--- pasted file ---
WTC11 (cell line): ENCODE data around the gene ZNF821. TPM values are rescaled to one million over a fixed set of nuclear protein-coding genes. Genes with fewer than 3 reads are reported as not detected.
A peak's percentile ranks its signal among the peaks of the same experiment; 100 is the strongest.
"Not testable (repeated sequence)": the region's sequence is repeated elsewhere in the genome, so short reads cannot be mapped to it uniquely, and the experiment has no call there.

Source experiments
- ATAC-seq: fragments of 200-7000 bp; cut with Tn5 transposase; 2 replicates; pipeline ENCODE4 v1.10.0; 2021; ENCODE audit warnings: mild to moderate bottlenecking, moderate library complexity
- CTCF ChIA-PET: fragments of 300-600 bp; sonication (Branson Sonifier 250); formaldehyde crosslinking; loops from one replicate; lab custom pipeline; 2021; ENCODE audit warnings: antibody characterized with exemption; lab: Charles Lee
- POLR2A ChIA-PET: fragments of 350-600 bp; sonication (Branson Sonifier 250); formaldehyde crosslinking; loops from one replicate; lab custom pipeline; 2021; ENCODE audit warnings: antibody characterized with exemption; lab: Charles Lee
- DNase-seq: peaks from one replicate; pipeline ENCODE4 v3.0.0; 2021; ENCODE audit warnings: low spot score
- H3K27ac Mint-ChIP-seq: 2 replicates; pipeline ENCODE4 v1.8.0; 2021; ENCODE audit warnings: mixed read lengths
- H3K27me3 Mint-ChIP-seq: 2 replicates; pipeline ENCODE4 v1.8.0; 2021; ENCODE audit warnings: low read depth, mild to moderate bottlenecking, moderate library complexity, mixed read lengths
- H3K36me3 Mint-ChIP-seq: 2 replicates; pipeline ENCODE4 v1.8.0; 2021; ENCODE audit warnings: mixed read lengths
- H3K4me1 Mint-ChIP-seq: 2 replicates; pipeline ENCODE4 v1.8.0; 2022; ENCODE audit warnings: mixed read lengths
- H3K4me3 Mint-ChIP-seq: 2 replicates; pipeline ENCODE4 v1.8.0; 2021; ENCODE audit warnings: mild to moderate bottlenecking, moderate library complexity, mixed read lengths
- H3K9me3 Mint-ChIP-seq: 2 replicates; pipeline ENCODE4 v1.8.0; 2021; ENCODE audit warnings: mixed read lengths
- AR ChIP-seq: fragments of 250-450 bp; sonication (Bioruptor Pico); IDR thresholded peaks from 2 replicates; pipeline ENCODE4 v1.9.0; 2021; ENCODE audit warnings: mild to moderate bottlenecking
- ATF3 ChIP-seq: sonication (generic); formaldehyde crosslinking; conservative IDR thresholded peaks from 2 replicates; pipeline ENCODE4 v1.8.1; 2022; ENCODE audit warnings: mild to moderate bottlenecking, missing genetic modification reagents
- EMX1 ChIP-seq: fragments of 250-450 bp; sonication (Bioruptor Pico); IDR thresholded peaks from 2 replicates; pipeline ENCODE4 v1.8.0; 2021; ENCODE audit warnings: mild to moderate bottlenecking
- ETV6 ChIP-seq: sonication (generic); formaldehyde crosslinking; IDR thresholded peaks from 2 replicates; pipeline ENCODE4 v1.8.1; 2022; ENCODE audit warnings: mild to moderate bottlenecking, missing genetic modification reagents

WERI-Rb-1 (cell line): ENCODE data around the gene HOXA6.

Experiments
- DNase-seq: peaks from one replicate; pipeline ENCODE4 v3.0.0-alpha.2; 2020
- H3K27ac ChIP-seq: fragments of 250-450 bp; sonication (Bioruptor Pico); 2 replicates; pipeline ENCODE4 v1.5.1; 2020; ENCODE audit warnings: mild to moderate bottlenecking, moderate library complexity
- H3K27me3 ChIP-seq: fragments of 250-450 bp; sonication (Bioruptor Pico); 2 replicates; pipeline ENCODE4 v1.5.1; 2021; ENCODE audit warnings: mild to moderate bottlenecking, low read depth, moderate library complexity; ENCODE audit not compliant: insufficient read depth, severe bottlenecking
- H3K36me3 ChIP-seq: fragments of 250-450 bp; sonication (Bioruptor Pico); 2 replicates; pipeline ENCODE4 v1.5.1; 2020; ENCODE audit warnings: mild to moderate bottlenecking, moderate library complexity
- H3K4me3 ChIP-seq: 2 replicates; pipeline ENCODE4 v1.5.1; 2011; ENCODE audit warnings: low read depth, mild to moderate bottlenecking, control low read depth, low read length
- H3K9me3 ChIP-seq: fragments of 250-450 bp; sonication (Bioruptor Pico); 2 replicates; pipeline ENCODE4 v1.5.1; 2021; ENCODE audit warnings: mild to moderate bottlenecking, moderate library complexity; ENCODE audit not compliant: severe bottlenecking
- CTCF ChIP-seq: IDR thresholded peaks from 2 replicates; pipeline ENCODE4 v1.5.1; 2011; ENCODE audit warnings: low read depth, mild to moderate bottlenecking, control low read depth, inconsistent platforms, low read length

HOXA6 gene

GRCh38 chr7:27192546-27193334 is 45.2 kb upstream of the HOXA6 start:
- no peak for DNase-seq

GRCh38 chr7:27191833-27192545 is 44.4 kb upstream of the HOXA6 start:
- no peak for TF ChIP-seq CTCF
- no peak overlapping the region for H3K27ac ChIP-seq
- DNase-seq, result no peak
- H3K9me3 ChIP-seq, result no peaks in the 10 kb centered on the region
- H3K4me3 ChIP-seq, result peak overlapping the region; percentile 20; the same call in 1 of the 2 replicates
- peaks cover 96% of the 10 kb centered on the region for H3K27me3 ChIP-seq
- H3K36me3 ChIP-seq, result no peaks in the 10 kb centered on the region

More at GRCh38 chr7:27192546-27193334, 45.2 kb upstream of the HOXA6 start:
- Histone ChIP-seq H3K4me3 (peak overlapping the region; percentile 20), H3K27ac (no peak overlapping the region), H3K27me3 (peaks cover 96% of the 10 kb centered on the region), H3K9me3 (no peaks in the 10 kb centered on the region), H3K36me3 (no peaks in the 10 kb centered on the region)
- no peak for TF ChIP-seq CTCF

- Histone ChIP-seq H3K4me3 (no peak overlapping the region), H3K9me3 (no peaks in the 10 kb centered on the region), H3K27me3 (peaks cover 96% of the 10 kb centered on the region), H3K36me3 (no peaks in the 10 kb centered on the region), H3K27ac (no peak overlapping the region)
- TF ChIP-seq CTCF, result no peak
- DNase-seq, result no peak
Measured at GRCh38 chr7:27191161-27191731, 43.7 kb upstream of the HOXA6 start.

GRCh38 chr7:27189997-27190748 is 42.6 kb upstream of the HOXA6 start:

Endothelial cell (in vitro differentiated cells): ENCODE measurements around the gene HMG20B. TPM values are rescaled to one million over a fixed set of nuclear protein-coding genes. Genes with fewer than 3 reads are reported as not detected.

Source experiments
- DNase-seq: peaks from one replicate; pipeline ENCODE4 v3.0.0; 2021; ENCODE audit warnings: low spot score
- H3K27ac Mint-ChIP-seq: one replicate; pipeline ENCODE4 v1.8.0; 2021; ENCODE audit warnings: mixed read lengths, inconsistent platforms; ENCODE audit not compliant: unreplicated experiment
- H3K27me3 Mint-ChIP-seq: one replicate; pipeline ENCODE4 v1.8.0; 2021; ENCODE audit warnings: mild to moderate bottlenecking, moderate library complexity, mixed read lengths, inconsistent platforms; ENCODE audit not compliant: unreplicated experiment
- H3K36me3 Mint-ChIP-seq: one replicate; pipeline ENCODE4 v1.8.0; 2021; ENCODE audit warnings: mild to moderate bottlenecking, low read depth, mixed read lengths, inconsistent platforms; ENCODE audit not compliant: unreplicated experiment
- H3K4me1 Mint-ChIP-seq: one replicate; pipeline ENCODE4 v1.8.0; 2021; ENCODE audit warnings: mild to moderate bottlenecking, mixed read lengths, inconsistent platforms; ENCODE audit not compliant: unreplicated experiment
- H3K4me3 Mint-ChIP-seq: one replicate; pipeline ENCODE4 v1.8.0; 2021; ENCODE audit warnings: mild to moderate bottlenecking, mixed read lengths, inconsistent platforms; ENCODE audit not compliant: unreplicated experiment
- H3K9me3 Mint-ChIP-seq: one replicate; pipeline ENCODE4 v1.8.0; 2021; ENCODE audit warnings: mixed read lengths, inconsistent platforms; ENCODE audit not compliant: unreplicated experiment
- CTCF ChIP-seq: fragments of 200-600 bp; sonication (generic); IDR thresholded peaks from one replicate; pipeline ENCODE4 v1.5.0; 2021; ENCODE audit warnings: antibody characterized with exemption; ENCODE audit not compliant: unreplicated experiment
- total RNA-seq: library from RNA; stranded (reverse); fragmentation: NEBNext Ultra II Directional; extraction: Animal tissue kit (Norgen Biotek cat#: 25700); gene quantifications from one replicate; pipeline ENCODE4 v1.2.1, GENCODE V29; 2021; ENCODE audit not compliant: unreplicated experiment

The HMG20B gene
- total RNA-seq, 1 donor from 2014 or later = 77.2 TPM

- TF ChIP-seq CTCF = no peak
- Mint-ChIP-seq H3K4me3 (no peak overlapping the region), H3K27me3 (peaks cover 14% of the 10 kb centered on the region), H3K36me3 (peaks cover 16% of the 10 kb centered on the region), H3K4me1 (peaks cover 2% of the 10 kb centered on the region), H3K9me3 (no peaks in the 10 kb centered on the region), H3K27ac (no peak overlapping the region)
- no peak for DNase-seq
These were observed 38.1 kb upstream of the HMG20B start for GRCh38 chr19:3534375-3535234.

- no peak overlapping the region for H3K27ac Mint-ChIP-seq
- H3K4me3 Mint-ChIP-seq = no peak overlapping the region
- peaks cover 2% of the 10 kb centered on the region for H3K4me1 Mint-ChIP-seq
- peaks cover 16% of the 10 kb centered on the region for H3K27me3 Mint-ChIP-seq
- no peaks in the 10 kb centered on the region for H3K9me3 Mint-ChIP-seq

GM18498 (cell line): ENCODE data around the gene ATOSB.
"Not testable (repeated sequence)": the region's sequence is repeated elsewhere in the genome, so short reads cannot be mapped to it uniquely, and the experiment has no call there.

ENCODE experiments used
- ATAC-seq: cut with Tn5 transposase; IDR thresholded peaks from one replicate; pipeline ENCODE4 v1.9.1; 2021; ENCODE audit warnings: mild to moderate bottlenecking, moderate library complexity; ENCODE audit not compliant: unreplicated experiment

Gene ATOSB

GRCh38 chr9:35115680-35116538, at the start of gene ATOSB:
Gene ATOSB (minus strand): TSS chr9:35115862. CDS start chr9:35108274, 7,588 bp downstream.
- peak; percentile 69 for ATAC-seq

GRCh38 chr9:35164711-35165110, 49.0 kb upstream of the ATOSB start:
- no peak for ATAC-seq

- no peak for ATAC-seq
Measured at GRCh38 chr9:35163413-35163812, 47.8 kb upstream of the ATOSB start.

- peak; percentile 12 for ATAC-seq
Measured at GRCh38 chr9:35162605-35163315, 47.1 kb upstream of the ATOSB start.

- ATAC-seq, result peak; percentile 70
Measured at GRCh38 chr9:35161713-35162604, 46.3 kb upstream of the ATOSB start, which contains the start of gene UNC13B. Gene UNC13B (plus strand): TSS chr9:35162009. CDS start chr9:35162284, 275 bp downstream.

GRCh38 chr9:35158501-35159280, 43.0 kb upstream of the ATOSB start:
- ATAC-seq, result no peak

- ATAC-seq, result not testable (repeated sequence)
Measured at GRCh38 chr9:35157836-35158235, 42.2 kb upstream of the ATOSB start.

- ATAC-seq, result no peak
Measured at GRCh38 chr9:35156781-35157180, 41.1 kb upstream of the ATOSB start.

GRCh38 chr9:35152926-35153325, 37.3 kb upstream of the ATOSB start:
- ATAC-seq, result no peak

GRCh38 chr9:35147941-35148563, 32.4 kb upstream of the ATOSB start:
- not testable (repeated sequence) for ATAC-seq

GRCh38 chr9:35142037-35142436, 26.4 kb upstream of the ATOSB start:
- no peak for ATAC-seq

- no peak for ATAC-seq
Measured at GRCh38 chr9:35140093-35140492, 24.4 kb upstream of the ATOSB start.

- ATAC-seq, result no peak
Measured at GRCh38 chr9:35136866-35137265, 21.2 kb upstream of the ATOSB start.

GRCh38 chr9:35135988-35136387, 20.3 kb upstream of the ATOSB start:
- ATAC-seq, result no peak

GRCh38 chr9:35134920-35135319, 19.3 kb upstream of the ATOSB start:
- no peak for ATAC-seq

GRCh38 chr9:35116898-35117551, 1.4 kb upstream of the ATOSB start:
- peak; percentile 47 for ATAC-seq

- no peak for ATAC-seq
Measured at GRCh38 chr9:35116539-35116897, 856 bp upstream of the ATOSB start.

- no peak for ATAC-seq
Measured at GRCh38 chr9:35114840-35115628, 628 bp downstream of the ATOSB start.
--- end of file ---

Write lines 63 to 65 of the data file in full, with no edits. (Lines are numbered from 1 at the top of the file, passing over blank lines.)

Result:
These were observed 38.1 kb upstream of the HMG20B start for GRCh38 chr19:3534375-3535234.

- no peak overlapping the region for H3K27ac Mint-ChIP-seq
- H3K4me3 Mint-ChIP-seq = no peak overlapping the region